In IICRC’s S100 description of methods, the absorbent compound cleaning system has a unique requirement of prevacuuming. The standard mentions pile lifting. It is not uncommon for the vacuum cleaner, agitator, and post-vacuum unit to be the same machine. In post-vacuuming, there are two choices: Either to remove the detergent while the carpet is still moist or wait until it is dry. To adequately remove the detergent while damp, the post-vacuum cleaner needs to have strong suction.

However, it is common for some systems to use brushes without suction due to hydrogen bonding, which is the attraction created by water to physically bond particulates to its surface. Thus, brush action alone will not adequately break this bond. Moreover, the removal of dried compound by only using brushes generally creates a dusty mess. On the other hand, the hydrogen bonding is what removes close to 100 percent of residue if post-vacuuming is done with the addition of suction.

No method of cleaning is done without a liquid. All absorbent granulars contain water, and its motion is restricted by the granular. However, the water will not dissolve or suspend soil; it is there to wet-out the fiber. Suspension, dissolving, adsorption, and chemical reactions cannot take place until the fiber is wetted-out. Therefore, a light application of a liquid preconditioner is needed when there is moderate to heavy soil.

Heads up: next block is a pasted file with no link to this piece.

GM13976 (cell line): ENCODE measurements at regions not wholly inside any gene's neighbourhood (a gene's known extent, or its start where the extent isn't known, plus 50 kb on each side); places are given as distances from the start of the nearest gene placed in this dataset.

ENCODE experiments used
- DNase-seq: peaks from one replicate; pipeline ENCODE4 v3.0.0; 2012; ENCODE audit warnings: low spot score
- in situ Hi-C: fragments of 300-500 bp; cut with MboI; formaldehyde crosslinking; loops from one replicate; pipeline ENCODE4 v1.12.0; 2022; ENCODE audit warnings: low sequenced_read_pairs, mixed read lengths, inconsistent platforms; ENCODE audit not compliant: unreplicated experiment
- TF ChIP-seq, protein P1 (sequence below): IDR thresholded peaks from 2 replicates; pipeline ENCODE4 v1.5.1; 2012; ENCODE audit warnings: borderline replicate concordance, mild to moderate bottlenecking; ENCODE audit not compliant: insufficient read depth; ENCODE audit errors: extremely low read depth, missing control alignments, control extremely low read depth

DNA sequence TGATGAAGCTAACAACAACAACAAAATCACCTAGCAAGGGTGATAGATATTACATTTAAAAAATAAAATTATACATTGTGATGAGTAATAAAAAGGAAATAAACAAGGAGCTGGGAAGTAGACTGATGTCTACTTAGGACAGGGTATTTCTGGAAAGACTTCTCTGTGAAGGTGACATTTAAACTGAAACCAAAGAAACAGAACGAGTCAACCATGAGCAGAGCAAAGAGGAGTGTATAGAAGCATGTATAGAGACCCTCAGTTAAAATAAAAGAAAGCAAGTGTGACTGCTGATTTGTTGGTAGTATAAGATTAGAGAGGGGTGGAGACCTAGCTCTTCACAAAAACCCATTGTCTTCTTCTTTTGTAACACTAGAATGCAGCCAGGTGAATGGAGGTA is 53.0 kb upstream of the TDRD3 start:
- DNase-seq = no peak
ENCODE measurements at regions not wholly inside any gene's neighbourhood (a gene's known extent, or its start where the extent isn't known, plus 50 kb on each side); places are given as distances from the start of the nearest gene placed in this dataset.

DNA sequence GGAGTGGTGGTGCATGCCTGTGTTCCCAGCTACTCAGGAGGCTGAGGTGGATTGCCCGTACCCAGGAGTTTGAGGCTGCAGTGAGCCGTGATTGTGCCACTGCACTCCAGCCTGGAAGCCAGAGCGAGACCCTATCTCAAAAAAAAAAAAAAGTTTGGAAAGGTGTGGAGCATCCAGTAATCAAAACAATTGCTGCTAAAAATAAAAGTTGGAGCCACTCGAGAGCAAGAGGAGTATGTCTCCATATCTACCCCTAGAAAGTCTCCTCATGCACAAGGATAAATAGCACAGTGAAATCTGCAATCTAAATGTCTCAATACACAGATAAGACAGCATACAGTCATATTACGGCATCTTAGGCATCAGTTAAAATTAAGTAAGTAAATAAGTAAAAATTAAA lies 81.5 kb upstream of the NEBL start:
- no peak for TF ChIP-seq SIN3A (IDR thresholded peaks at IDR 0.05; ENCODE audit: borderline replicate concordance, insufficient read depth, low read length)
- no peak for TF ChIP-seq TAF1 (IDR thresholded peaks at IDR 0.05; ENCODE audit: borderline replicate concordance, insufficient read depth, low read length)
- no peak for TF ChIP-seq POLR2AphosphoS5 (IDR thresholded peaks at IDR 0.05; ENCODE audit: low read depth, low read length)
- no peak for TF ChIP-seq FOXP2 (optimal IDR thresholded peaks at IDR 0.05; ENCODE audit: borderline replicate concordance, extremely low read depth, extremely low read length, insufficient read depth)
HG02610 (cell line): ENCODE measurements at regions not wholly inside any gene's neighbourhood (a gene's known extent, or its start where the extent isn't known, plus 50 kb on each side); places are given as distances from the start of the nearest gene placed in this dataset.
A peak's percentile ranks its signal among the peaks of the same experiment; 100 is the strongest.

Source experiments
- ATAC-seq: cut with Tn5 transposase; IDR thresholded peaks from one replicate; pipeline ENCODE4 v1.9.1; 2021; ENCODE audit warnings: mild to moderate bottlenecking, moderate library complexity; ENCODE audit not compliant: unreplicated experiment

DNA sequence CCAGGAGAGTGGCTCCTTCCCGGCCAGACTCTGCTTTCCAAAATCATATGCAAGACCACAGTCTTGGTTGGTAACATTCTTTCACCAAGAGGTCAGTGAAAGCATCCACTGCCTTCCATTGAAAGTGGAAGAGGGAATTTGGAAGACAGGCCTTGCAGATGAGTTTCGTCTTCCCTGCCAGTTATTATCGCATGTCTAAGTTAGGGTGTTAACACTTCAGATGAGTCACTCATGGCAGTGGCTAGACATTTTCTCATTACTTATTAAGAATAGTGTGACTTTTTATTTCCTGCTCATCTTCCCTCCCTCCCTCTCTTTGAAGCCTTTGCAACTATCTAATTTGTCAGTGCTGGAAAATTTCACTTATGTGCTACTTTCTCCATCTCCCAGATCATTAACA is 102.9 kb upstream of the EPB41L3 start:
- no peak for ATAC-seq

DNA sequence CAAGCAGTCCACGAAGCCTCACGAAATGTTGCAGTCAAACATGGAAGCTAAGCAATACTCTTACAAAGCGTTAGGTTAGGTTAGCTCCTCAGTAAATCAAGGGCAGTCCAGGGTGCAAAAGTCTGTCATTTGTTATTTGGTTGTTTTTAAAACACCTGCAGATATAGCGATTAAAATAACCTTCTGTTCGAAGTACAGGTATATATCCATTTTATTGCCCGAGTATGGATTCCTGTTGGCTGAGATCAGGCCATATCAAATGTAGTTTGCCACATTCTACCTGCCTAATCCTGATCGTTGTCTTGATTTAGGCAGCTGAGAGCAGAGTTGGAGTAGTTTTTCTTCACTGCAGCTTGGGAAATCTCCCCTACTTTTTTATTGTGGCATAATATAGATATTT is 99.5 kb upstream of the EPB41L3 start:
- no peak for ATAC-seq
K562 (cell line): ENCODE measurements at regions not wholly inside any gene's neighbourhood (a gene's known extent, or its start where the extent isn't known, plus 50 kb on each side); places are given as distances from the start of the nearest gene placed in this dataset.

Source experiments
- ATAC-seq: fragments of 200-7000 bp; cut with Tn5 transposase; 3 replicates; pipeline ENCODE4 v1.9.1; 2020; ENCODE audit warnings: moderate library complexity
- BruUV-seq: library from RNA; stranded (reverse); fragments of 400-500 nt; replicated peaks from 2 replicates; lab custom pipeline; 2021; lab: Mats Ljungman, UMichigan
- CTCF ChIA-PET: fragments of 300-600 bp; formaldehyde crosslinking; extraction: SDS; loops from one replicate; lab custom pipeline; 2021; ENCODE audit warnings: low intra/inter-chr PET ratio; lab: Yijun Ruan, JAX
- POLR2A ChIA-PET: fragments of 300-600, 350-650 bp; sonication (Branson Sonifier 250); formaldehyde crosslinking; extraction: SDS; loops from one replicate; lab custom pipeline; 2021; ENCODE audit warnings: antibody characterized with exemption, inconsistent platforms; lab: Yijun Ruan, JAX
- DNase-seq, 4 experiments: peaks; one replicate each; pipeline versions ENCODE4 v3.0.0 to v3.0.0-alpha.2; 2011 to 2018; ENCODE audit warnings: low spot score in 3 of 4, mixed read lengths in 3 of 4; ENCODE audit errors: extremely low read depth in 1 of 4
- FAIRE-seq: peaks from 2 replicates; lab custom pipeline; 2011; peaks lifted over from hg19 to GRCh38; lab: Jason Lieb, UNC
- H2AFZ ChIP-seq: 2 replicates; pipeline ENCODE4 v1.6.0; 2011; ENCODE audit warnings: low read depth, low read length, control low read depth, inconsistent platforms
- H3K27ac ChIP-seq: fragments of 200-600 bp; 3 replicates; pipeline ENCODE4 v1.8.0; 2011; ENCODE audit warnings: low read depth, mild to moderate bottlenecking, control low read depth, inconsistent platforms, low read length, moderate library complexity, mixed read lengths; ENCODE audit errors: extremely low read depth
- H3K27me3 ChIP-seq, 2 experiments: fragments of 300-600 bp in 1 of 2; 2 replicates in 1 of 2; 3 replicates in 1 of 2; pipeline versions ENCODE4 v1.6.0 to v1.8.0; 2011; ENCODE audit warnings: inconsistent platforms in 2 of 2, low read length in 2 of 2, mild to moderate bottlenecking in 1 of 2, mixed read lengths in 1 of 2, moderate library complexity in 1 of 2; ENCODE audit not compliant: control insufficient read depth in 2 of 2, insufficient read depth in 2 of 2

Deep Cleaning?

Absorption is the infusing of substances into a solid. The absorbent compound cleaning method uses only absorption and adsorption. Can these two forms of chemistry really result in a deep cleaning? After all, hot water extraction performs dissolving, suspension, and emulsification, and may have the benefits of saponification and oxidation.

There is a strong advantage to absorption: It removes absorbed soils. On the other hand, suspension and emulsification chemistries are based upon surfactants. The term “surfactant” is short for “surface active agents,” and it only works on adsorbed soil. The only other cleaning chemistry that can remove oily adsorbed substances from a fiber is dissolving. While dissolving and absorption are both based upon polarity — in other words, they both need to be nonpolar to remove absorbed sticky stuff — there are restrictions on the use of dry solvents.